One of heavy metal's most elusive underground heroes, Virginia's Pentagram finally ended a seven-year hiatus with 1994's Be Forewarned. Since its last recordings in the mid-'80s, the group had witnessed its legend grow from strength to strength, as its Sabbath-inspired proto-metal (as well as the band's virtually forgotten psychedelic hard rock singles from the '70s) became one of the foundations for the quickly rising doom metal movement. Thus, it was only fitting that the bandmembers should return to action in an attempt to reap the rewards of their labor of love. Sadly, like much of the then-promising doom metal scene, their efforts would go largely ignored outside the ever-respectful and loyal heavy metal community. And with all due respect, Be Forewarned is the least Pentagram-sounding album of all, since it finds the group actually attempting to jump the early-'90s doom metal bandwagon that it inspired in the first place (see the lumbering "Life Blood" for proof). Obviously instigated by guitarist Victor Griffin (who repeatedly succumbs to his well-publicized Iommi fixation), the disc's only other shortcoming is the half-hearted involvement of singer Bobby Liebling, the man whose songwriting and haunting vampire stare are inextricably linked to the band itself. Still, Griffin's better offerings ("Too Late," "Vampyre Love," "Wolf's Blood") are quite worthy of praise, in keeping with the Pentagram tradition. As for resourceful drummer Joey Hasselvander (then splitting his time between Pentagram and New Wave of British Heavy Metal stalwart Raven), his best submissions include the purposeful drive of "The World Will Love Again" and the morbidly strutting "Bride of Evil" (on whose chorus Liebling hilariously seems to be singing "Ryan O'Neil"). The album closes with Griffin's beautiful acoustic piece "A Timeless Heart" (a personal response to his idol Tony Iommi's "Fluff"), which serves as an introduction to the epic title track, a resurrected classic from Pentagram's '70s repertoire, transformed here into an ultra-doomy monster.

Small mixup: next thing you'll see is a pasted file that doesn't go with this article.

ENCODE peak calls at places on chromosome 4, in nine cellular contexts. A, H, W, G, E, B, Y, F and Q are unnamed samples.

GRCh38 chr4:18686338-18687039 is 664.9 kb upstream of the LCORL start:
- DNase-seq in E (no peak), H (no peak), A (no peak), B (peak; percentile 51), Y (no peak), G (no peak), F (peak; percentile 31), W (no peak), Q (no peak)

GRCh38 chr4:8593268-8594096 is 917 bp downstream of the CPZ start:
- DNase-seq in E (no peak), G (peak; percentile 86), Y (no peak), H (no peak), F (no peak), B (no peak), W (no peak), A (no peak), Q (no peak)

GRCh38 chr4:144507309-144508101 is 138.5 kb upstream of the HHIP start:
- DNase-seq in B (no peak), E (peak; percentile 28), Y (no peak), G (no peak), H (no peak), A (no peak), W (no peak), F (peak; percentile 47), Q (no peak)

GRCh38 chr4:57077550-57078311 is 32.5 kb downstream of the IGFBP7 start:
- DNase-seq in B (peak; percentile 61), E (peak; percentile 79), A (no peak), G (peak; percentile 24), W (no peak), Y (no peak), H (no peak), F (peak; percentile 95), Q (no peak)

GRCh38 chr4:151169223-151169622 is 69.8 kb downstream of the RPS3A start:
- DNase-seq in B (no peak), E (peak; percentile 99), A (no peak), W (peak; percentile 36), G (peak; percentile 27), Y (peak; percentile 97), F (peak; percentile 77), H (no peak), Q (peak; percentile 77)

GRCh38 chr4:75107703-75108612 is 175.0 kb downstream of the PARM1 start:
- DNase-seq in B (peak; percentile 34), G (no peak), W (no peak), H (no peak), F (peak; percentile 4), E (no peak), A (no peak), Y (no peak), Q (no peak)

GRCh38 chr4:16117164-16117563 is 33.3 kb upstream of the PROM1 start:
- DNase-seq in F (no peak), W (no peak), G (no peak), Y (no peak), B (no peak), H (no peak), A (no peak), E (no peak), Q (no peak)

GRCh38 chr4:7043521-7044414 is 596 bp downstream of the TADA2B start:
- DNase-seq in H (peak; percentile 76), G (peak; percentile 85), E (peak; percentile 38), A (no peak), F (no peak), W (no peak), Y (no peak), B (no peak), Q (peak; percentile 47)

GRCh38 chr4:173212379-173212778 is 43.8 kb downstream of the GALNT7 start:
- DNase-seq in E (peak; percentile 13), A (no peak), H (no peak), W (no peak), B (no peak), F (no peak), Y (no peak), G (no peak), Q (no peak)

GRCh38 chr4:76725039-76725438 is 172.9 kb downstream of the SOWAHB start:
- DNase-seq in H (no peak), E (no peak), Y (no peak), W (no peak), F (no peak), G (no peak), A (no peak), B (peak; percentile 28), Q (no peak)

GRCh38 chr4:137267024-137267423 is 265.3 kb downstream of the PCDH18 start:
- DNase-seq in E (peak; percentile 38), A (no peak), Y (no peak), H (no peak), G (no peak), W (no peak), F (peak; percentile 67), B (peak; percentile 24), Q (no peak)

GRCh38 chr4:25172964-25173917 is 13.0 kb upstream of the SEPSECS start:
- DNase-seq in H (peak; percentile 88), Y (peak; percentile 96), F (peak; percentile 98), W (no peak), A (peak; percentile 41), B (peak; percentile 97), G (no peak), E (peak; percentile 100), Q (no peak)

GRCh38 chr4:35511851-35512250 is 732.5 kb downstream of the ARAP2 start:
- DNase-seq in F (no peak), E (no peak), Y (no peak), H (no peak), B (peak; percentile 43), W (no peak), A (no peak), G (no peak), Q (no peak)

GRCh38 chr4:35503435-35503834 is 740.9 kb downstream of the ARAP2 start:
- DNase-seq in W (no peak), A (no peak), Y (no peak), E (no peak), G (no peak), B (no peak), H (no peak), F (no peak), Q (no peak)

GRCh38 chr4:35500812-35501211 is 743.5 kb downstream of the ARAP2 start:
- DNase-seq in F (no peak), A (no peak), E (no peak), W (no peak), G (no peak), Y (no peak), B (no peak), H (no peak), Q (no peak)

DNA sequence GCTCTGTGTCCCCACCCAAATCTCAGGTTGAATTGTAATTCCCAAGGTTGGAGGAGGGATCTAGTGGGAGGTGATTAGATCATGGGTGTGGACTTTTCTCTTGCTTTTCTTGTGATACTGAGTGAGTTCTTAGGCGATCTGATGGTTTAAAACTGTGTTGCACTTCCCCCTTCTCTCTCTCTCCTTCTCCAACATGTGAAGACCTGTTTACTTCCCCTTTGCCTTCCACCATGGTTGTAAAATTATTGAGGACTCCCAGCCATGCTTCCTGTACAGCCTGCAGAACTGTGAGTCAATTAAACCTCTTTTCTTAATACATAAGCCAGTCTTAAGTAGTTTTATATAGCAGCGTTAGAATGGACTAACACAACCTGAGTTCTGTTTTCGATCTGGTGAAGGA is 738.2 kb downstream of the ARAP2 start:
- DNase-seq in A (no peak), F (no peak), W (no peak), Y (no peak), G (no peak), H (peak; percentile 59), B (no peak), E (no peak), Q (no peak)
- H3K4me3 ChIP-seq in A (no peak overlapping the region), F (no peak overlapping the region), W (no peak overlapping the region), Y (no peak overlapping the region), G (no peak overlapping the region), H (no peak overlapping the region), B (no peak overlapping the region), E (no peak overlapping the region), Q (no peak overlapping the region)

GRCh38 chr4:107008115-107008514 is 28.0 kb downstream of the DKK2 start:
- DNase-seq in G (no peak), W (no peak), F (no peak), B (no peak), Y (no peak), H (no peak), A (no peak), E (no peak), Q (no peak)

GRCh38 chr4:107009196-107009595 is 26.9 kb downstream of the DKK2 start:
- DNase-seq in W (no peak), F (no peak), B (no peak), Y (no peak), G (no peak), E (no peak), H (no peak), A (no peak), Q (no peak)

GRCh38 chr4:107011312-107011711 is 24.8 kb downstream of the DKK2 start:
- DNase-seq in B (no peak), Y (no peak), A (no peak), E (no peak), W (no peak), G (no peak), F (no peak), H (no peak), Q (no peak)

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AllMusic Review by Eduardo Rivadavia